This suggests that the project’s developers say Brazil could raise money for offsets sold through the voluntary market যদিও although the nation itself could apply those carbon gains toward its own emissions progress under the Paris Agreement. This means that there could still be double counting between a country and a company, both claiming that the same credit reduced their emissions, Cullenward said.

COP26 President Alok Sharma received a standing ovation after his concluding speech at COP26
COP26 President Alok Sharma received applause after delivering his concluding speech at the UN Climate Conference in Glasgow, Scotland.

Jeff J. Mitchell / Getty Images

An additional problem is that studies and investigative stories have found that voluntary offset programs can exacerbate the reduction or removal of carbon dioxide levels due to a variety of accounting problems. But the fact that the UN is not going to regulate these programs could provide market transparency that drives greater demand for these offsets, encouraging the development of more projects with questionable climate benefits.

“It’s a complete green light for continuous scaling of the market,” Cullenward said.

Some observers feel that many nations would not like to apply credits sold in the voluntary market for their Paris goals. Similarly, some marketplaces will probably distinguish between credits that countries have used or not used in this way, labeling the credits to indicate their relative quality and pricing accordingly.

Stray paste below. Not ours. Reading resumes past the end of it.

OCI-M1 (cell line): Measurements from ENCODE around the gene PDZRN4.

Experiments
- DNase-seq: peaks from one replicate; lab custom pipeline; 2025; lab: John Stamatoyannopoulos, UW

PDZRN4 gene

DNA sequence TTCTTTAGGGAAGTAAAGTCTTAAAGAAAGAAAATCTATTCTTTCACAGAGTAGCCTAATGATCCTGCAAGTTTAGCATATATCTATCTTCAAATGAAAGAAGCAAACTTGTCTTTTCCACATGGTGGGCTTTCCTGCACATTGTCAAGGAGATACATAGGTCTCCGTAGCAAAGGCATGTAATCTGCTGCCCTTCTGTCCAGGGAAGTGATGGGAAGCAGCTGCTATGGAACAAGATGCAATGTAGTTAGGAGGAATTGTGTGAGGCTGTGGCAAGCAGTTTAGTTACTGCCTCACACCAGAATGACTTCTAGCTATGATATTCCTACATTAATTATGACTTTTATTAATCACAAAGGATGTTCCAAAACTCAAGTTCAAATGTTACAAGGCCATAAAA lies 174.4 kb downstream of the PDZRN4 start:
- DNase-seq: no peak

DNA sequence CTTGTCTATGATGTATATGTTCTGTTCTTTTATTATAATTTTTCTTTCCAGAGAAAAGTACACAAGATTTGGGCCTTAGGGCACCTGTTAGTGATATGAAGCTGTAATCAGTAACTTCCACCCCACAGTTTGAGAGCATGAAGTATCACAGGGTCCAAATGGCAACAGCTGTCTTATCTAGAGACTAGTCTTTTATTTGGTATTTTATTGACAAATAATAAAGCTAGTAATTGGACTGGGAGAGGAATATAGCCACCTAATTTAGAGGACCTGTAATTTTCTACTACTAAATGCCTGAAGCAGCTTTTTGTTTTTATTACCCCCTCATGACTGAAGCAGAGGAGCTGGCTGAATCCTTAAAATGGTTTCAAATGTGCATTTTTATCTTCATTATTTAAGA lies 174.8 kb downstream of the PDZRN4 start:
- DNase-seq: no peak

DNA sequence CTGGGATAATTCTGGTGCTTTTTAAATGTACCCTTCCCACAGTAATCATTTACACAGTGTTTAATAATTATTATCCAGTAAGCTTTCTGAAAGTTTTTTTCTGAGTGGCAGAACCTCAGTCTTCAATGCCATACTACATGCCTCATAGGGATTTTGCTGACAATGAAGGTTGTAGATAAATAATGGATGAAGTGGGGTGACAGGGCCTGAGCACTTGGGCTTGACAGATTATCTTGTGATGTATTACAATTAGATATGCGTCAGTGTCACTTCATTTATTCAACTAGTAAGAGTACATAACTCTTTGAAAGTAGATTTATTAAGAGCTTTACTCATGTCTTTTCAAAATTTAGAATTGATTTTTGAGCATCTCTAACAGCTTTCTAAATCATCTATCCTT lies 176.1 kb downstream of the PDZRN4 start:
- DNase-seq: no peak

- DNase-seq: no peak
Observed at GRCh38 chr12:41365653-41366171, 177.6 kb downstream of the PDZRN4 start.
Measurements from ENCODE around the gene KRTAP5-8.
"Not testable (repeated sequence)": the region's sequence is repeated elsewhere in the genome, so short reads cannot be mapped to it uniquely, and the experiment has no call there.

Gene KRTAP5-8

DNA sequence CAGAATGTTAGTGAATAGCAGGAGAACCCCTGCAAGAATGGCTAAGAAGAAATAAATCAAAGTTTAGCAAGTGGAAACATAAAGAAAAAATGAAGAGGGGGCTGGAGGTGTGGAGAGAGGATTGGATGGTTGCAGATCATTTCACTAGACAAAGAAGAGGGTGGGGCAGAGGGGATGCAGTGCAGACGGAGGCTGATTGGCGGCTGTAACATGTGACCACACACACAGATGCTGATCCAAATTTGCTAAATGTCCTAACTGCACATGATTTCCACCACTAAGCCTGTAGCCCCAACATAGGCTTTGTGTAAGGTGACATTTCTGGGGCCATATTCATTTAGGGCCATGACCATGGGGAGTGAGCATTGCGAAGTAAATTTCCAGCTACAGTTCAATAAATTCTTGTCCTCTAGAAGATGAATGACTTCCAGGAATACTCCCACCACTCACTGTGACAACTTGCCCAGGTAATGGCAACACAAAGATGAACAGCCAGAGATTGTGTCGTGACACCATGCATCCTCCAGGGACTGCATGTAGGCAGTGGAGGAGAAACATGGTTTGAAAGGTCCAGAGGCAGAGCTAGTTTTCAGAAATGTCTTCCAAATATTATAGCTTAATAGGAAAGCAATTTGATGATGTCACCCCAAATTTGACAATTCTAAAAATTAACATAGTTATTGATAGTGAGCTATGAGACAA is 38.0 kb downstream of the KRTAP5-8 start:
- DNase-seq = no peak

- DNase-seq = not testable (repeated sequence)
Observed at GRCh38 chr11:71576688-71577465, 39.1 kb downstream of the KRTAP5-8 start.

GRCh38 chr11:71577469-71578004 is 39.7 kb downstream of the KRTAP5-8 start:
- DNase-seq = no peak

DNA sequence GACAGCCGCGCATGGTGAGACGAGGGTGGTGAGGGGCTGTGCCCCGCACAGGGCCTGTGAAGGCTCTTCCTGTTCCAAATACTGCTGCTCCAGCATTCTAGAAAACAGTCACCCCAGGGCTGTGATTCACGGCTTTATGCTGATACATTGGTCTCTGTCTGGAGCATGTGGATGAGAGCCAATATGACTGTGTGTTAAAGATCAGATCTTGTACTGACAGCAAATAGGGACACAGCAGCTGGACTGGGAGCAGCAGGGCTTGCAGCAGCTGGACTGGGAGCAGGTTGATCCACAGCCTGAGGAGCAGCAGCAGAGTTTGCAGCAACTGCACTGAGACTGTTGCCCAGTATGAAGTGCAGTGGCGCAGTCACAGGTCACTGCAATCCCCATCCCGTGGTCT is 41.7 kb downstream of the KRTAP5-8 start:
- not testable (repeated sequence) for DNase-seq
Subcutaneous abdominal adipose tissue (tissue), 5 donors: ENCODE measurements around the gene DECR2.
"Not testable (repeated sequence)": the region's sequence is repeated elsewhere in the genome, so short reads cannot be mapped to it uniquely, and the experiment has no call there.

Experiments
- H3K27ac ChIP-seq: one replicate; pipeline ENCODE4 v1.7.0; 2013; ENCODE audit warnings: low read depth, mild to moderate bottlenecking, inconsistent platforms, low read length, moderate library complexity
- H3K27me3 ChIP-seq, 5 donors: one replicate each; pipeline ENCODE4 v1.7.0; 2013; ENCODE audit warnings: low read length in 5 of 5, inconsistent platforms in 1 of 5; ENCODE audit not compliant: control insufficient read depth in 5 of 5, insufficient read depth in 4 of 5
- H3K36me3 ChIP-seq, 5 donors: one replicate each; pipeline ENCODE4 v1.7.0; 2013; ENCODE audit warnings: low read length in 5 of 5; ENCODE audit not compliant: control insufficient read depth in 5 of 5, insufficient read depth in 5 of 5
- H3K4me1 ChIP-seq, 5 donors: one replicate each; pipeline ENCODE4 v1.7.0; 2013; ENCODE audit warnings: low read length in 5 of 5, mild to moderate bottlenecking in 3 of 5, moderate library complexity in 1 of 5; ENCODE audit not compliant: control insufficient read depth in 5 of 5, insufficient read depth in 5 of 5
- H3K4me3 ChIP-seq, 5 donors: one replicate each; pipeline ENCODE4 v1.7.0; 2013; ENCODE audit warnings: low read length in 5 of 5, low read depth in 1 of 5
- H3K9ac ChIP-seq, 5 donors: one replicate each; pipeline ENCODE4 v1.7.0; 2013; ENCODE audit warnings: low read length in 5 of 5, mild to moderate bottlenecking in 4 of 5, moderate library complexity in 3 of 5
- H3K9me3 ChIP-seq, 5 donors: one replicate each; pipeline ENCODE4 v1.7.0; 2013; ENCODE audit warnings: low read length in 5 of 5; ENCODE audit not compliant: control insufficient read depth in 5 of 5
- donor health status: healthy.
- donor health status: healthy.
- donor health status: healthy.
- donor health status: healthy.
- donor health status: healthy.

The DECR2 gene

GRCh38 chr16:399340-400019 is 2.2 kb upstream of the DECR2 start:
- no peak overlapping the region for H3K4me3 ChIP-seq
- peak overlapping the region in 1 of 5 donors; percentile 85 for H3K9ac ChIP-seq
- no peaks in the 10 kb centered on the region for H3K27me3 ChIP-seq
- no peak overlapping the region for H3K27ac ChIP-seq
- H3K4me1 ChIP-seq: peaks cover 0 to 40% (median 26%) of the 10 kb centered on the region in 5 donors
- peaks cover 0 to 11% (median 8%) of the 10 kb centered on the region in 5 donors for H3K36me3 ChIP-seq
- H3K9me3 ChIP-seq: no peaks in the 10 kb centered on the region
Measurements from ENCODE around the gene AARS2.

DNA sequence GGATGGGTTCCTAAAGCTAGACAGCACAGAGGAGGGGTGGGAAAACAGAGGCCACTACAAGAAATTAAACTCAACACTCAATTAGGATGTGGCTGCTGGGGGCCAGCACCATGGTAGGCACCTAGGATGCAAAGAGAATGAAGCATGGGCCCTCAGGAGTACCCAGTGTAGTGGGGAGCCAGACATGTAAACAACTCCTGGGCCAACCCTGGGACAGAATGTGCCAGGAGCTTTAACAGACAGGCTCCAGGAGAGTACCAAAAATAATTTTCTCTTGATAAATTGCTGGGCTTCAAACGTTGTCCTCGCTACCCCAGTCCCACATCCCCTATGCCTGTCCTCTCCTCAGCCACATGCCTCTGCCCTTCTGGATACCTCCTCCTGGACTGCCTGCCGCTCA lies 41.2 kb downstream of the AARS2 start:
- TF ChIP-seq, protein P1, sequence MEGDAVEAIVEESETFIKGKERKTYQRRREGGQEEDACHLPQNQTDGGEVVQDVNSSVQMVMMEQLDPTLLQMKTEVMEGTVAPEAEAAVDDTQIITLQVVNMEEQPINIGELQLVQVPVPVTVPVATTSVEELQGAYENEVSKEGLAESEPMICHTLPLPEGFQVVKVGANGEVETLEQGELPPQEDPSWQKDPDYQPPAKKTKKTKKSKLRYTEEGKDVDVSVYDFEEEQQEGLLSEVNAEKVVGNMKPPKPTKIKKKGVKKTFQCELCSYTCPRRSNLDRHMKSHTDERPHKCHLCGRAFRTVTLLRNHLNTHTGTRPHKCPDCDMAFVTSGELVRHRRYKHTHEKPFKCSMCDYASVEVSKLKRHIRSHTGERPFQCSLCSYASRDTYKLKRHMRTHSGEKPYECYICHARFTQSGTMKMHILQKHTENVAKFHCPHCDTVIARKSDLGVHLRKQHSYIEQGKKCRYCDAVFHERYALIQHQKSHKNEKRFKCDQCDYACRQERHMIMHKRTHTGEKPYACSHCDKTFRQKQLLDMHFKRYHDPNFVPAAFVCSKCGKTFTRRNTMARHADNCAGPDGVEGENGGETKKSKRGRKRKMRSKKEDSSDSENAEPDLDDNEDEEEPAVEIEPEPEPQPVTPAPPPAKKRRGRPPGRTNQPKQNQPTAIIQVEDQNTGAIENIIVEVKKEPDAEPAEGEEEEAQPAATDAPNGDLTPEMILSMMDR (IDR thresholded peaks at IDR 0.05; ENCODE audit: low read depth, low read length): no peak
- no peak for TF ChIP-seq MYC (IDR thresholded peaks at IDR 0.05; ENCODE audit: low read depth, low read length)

“I hope the recognition grows [corresponding adjustments] If voluntary offset demand is needed to ensure environmental integrity, then the market will move in that direction, “wrote Matthew Brander, senior lecturer in carbon accounting at the University of Edinburgh Business School, in an email.

Inconsistent Accounting

Lambert Snyder, research coordinator for international climate policy at the Oko-Institute in Germany, pointed out another “major flaw” in an analysis earlier this month.

The rules allow different countries to use different accounting methods at different times that create and sell carbon credits, said Snyder, who was part of the European Union’s team discussing carbon market rules. It can also be a double count. In one scene he sketches out, two countries could claim half the emissions reduction from a set of carbon credits.

The results of any accounting method can be balanced over time, more or less, if all nations use the same at all times. But instead, each country can select the most beneficial method whenever they are reporting progress, perhaps distorting the overall carbon mathematics.

“It’s a cherry-picking problem,” Snyder said.

Climate benefits in question

Another area of ​​concern is that the rules would allow some credits to be applied from a UN program known as the Clean Development Mechanism, which was approved in the Kyoto Protocol in 2005.

The system has reduced certified emissions to countries that have funded clean energy projects in other countries, such as solar and wind farms, to prevent emissions. It was designed to create an incentive for rich countries to finance sustainable development among the poor. They build credit on an ongoing basis on the assumption that electricity would otherwise be generated by a climate-polluting facility, such as a coal or natural gas plant.

Under the rules approved in Glasgow, nations may continue to apply credit for the first set of their emissions reduction targets from such projects registered in 2013 or later (which in most cases refers to 2030).